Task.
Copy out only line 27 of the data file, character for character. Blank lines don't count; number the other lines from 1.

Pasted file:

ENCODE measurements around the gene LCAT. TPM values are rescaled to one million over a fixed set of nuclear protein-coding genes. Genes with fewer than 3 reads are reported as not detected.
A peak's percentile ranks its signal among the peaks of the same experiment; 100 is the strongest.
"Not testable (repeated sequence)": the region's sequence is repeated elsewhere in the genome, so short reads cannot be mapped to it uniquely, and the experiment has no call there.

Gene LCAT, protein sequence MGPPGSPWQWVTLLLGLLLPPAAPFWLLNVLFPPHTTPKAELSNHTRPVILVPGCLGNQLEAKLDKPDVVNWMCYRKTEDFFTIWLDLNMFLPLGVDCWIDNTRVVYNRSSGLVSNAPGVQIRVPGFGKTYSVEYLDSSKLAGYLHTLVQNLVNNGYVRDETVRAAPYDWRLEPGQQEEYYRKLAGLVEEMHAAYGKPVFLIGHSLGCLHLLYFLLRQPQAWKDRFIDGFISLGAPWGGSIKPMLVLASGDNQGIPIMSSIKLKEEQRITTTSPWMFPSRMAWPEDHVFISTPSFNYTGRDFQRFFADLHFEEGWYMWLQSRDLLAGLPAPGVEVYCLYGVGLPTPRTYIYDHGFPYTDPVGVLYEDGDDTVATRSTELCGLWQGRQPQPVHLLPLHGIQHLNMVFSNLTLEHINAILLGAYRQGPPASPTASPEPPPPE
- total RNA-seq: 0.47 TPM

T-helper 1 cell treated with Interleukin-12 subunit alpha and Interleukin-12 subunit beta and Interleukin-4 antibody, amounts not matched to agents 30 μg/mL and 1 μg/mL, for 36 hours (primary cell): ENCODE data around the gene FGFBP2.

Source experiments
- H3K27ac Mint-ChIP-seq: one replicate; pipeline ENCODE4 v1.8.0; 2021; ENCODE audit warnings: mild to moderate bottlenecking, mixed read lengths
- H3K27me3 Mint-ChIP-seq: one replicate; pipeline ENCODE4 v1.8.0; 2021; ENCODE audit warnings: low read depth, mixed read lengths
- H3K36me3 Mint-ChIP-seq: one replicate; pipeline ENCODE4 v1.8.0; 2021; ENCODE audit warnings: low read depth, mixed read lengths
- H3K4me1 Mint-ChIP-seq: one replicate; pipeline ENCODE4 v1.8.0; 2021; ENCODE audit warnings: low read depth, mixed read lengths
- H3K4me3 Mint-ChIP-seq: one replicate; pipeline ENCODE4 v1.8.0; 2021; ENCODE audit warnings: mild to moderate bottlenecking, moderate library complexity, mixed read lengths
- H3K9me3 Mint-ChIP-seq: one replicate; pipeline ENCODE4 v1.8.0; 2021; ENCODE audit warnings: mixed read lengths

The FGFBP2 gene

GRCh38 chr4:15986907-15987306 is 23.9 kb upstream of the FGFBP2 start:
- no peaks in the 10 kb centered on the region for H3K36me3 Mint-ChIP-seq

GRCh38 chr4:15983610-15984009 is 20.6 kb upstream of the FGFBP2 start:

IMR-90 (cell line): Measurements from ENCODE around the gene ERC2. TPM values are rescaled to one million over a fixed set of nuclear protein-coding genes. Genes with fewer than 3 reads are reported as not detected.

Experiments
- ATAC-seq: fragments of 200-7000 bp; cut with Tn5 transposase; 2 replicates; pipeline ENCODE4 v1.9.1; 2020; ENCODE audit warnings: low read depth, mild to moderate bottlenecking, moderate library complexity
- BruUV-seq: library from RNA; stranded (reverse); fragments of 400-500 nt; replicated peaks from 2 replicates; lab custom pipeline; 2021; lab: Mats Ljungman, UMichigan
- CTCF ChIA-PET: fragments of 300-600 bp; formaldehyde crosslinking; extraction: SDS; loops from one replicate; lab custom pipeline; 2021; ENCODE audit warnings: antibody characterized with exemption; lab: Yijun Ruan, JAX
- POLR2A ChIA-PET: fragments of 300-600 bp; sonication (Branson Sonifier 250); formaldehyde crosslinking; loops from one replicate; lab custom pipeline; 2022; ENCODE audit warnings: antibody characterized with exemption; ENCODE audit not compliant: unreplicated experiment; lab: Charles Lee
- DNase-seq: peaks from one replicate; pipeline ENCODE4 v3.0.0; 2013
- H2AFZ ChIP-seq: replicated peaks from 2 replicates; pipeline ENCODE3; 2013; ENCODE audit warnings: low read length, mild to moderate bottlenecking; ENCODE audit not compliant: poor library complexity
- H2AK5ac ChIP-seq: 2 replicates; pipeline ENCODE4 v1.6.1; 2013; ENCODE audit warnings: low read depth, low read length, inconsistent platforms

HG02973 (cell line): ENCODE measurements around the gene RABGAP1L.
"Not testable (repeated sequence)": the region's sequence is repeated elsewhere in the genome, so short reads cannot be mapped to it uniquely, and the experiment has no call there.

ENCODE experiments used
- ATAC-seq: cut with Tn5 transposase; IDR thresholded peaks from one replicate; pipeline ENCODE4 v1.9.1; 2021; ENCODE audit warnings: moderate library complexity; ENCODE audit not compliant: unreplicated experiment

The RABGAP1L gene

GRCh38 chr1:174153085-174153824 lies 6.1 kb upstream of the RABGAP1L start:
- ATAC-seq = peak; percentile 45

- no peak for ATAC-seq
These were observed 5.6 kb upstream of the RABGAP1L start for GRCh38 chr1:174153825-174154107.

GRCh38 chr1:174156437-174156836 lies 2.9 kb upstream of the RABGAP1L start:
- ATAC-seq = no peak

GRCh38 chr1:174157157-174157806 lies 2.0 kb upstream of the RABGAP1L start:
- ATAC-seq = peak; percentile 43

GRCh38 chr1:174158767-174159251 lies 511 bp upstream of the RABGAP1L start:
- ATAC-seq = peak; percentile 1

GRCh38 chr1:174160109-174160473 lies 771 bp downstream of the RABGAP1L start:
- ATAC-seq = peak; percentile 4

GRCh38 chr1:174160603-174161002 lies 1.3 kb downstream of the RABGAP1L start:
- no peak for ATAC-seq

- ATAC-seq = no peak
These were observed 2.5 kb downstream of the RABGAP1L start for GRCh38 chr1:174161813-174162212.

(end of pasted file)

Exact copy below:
HG02973 (cell line): ENCODE measurements around the gene RABGAP1L.